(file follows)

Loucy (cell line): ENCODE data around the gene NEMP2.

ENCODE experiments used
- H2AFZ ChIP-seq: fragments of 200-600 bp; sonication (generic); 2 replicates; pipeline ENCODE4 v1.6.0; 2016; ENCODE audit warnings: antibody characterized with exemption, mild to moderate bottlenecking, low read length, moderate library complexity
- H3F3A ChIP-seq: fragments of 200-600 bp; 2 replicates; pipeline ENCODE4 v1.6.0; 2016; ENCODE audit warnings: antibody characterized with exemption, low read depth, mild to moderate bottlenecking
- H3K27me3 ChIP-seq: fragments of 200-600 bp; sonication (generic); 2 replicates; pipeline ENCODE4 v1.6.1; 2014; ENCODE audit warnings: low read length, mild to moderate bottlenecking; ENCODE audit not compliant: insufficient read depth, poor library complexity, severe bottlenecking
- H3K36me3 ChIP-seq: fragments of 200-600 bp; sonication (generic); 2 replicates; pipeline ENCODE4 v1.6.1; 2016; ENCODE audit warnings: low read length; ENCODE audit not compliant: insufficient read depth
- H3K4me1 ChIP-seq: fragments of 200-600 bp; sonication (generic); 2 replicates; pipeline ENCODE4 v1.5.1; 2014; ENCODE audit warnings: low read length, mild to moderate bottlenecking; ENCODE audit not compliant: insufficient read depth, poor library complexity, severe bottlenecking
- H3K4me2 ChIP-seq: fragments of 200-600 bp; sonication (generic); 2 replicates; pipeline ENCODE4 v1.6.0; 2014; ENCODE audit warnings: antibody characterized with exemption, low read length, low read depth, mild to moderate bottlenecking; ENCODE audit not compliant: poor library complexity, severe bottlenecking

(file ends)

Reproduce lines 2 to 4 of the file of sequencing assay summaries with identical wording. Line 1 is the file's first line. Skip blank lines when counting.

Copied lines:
ENCODE experiments used
- H2AFZ ChIP-seq: fragments of 200-600 bp; sonication (generic); 2 replicates; pipeline ENCODE4 v1.6.0; 2016; ENCODE audit warnings: antibody characterized with exemption, mild to moderate bottlenecking, low read length, moderate library complexity
- H3F3A ChIP-seq: fragments of 200-600 bp; 2 replicates; pipeline ENCODE4 v1.6.0; 2016; ENCODE audit warnings: antibody characterized with exemption, low read depth, mild to moderate bottlenecking